More efforts are needed to improve tax collection in countries in South Asia to address inequality, a new report from the World Bank says.
The World Bank’s report, “Addressing Inequality in South Asia,” says the South Asia region is home to some remarkable social protection programs, but tax collections are low compared with the rest of the world due to very low compliance rates and the allocation of substantial tax expenditures to regressive subsidies.
The World Bank said: “Much of the social assistance in South Asia benefits those that are better off. For instance, the benefits from energy subsidies are mostly captured by the rich. In addition, the situation is made worse by pervasive tax avoidance and evasion, which results in South Asian countries unable to raise sufficient revenue and political capture in which the wealthiest promote practices that are beneficial to their interests.”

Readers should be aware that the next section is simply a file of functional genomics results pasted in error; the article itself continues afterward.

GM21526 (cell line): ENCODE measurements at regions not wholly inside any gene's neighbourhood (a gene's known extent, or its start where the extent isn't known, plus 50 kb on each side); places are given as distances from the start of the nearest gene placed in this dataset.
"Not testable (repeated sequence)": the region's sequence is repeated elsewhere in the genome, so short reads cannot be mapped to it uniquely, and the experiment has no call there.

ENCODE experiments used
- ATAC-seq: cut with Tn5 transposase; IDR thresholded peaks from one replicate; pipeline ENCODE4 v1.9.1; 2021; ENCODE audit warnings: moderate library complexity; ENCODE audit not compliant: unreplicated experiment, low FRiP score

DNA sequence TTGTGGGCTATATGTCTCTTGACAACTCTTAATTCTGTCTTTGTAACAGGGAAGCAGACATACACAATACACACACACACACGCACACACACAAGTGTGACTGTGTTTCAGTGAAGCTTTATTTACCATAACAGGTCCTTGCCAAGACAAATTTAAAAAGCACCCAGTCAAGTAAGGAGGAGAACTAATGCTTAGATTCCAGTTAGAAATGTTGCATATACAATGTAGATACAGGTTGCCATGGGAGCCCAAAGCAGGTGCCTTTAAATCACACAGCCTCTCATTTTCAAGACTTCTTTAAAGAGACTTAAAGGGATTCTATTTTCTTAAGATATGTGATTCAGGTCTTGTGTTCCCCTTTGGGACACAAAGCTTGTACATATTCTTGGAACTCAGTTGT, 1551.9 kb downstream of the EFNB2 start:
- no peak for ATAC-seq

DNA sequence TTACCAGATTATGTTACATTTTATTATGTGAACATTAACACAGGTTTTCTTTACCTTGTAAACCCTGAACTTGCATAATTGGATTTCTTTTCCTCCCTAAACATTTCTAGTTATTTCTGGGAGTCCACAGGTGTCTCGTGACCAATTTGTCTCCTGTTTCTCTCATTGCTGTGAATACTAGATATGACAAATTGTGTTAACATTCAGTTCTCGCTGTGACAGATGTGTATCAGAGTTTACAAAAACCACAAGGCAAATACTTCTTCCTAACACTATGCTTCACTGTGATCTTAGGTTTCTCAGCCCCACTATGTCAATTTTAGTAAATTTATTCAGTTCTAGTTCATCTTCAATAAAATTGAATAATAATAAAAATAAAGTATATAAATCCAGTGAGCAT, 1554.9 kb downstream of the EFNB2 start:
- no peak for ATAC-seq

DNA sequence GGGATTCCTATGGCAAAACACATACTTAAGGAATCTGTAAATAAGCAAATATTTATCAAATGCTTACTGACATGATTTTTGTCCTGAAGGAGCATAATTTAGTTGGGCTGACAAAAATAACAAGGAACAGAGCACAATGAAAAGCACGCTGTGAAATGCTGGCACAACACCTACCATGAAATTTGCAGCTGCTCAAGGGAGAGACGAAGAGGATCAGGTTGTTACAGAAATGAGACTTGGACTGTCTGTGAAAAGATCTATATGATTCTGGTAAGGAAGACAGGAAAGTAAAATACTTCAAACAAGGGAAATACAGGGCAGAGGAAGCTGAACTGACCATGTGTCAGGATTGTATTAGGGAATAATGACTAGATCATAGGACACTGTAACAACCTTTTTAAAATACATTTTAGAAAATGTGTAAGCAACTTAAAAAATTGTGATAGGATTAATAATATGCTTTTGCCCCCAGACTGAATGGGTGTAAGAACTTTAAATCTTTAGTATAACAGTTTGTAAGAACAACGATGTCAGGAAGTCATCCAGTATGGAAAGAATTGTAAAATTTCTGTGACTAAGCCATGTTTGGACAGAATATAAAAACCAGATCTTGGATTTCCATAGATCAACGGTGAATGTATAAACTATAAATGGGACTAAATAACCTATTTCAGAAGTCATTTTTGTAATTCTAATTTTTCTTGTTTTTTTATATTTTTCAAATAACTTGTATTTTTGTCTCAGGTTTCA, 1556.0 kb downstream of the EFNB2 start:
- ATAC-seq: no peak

“Governments in South Asia are small and haven’t been able to raise sufficient revenue for decades,” said Philippe Le Houérou, World Bank Vice President for South Asia. “How can they finance all the necessary investments?”
“Things need to change for South Asia to double its growth to nine percent. Unless governments can raise more tax and boost private sector development, South Asia will not end poverty and address inequality,” he said.